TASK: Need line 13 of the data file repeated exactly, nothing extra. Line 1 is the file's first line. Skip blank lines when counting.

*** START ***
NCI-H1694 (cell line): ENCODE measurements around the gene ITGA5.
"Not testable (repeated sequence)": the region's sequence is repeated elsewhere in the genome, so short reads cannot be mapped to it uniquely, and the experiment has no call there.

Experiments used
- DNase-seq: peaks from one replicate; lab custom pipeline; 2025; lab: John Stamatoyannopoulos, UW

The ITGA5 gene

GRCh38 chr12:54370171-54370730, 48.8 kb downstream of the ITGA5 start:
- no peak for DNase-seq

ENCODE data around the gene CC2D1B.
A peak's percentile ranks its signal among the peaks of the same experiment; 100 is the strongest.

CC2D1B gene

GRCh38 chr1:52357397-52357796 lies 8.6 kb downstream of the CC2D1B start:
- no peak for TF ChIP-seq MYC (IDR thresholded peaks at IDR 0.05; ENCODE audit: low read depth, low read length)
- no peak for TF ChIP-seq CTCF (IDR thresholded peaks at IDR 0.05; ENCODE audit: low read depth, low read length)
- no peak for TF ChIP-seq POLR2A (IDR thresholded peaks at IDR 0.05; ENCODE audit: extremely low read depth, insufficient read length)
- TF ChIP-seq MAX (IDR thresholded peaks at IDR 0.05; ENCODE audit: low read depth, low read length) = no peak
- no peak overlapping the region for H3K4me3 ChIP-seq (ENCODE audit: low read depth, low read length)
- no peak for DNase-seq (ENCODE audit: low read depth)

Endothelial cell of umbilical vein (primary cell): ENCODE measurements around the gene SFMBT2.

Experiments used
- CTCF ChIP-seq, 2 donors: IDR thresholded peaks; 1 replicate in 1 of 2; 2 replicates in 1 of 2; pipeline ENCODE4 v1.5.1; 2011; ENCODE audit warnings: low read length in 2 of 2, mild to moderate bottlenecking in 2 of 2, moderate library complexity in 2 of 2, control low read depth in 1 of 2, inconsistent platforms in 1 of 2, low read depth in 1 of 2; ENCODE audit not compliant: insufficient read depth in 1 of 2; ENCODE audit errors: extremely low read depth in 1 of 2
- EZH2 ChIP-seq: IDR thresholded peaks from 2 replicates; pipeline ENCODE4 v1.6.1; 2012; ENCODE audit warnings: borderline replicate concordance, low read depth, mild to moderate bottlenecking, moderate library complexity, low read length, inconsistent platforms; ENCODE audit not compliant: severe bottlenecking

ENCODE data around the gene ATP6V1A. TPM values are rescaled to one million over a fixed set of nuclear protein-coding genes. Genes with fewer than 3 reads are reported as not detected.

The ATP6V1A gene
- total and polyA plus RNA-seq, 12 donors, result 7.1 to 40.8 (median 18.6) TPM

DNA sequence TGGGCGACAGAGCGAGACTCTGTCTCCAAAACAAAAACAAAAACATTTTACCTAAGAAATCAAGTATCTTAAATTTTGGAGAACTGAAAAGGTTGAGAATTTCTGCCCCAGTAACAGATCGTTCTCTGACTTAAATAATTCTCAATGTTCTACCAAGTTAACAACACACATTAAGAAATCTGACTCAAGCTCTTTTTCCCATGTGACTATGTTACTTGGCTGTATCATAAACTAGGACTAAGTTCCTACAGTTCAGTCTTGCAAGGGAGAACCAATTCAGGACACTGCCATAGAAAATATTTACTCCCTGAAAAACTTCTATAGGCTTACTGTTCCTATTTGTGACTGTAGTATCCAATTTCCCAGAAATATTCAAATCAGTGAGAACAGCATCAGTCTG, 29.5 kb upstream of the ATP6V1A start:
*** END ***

- no peak for TF ChIP-seq CTCF (IDR thresholded peaks at IDR 0.05; ENCODE audit: low read depth, low read length)